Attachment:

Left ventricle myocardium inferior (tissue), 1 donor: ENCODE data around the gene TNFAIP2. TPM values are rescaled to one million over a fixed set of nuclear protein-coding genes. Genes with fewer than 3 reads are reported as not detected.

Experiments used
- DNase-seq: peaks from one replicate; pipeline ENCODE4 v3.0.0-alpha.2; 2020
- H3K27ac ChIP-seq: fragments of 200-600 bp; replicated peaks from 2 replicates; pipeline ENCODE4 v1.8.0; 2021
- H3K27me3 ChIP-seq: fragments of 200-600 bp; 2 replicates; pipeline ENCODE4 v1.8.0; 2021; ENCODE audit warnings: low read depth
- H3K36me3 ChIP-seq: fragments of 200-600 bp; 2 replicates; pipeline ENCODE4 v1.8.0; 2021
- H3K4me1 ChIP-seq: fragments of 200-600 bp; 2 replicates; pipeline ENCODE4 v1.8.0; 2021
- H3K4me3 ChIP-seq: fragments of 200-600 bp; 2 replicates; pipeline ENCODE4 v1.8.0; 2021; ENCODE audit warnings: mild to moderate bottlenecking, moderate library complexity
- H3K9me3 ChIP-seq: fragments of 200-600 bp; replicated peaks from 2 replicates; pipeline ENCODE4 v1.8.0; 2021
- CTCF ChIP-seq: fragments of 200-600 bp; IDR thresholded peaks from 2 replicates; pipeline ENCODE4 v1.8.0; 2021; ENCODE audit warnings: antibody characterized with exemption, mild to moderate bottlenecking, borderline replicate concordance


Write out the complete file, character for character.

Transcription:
Left ventricle myocardium inferior (tissue), 1 donor: ENCODE data around the gene TNFAIP2. TPM values are rescaled to one million over a fixed set of nuclear protein-coding genes. Genes with fewer than 3 reads are reported as not detected.

Experiments used
- DNase-seq: peaks from one replicate; pipeline ENCODE4 v3.0.0-alpha.2; 2020
- H3K27ac ChIP-seq: fragments of 200-600 bp; replicated peaks from 2 replicates; pipeline ENCODE4 v1.8.0; 2021
- H3K27me3 ChIP-seq: fragments of 200-600 bp; 2 replicates; pipeline ENCODE4 v1.8.0; 2021; ENCODE audit warnings: low read depth
- H3K36me3 ChIP-seq: fragments of 200-600 bp; 2 replicates; pipeline ENCODE4 v1.8.0; 2021
- H3K4me1 ChIP-seq: fragments of 200-600 bp; 2 replicates; pipeline ENCODE4 v1.8.0; 2021
- H3K4me3 ChIP-seq: fragments of 200-600 bp; 2 replicates; pipeline ENCODE4 v1.8.0; 2021; ENCODE audit warnings: mild to moderate bottlenecking, moderate library complexity
- H3K9me3 ChIP-seq: fragments of 200-600 bp; replicated peaks from 2 replicates; pipeline ENCODE4 v1.8.0; 2021
- CTCF ChIP-seq: fragments of 200-600 bp; IDR thresholded peaks from 2 replicates; pipeline ENCODE4 v1.8.0; 2021; ENCODE audit warnings: antibody characterized with exemption, mild to moderate bottlenecking, borderline replicate concordance